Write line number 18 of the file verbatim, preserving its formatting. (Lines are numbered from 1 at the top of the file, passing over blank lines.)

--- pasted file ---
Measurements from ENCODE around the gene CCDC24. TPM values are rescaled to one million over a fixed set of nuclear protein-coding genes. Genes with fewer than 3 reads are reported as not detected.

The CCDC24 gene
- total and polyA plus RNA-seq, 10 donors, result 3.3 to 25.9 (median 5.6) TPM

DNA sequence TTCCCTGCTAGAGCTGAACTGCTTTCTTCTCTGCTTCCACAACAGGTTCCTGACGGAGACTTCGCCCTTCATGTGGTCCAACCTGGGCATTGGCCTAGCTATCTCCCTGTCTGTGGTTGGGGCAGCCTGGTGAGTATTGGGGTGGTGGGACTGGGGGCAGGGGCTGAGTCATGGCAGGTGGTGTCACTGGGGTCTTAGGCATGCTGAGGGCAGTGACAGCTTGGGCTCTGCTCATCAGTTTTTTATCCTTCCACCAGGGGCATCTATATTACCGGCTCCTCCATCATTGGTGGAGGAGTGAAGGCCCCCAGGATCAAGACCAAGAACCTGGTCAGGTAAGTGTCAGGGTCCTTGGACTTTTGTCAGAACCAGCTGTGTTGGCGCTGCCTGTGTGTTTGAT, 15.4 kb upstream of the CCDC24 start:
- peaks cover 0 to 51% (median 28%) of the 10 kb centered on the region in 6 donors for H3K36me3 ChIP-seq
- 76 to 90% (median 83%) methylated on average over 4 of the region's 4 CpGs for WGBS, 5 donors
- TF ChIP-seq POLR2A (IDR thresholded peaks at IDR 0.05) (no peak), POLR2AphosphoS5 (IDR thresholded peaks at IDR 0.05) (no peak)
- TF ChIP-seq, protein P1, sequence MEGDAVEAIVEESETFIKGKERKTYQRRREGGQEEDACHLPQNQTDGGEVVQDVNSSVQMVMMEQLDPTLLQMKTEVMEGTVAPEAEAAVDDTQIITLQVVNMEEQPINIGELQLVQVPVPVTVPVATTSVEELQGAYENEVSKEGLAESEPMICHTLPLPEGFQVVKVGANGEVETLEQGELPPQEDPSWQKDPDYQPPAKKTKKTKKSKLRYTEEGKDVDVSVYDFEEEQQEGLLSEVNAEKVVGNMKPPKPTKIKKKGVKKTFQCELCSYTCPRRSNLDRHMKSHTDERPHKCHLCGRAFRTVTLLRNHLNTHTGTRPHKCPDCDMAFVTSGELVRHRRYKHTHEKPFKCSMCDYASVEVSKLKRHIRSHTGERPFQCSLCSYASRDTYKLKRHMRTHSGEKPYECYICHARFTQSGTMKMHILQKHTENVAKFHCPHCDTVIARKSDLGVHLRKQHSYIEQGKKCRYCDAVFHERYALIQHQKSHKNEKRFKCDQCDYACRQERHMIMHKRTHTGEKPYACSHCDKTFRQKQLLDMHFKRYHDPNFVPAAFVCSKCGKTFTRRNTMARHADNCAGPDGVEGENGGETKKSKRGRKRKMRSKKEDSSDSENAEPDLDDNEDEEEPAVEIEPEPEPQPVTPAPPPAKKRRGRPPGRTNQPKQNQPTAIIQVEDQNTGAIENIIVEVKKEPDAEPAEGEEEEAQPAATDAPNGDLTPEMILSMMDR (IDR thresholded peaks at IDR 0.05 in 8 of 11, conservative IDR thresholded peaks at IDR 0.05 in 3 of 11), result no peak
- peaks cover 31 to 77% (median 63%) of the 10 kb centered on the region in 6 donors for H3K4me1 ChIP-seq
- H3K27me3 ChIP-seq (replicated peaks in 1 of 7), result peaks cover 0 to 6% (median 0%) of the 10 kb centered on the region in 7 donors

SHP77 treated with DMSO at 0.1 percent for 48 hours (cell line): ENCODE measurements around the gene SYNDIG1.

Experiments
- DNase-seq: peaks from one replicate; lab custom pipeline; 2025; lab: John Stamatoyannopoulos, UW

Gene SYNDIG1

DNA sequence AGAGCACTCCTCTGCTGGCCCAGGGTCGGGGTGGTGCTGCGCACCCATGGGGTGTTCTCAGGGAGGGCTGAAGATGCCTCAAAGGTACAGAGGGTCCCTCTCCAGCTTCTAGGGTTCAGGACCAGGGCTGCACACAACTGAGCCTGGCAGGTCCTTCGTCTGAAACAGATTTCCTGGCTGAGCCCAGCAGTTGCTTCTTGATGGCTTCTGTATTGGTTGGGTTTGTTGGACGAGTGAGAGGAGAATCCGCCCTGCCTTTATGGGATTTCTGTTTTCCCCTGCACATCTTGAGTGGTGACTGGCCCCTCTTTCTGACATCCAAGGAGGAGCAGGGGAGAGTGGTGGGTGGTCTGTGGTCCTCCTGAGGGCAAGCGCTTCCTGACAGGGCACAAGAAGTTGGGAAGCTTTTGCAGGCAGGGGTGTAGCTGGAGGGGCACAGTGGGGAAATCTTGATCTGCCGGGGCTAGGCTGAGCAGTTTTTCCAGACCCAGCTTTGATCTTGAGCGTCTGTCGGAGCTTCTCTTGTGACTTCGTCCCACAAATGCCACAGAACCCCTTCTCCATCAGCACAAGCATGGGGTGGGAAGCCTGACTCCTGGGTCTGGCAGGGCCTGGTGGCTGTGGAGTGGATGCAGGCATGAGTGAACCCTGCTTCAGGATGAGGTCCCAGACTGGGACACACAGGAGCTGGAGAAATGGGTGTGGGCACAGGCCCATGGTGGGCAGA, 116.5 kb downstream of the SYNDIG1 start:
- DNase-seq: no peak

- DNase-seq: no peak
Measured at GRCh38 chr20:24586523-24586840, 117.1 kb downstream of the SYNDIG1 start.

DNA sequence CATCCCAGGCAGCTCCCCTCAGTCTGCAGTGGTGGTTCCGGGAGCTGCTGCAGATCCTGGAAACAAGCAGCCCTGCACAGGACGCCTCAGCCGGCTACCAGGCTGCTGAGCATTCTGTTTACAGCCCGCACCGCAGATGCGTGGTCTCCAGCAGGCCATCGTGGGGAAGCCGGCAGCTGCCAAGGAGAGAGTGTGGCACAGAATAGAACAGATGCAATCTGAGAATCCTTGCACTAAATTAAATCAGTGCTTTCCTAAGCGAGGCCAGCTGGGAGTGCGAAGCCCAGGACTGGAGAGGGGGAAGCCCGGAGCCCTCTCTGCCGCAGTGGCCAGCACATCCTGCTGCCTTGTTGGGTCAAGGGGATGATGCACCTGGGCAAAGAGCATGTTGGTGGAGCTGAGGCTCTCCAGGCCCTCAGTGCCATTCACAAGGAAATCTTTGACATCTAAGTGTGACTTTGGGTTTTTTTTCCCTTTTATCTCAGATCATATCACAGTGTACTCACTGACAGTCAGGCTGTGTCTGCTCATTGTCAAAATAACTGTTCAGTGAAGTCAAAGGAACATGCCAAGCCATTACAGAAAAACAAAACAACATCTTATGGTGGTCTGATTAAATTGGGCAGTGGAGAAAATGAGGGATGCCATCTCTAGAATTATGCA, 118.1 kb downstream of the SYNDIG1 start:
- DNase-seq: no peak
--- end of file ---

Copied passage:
Measured at GRCh38 chr20:24586523-24586840, 117.1 kb downstream of the SYNDIG1 start.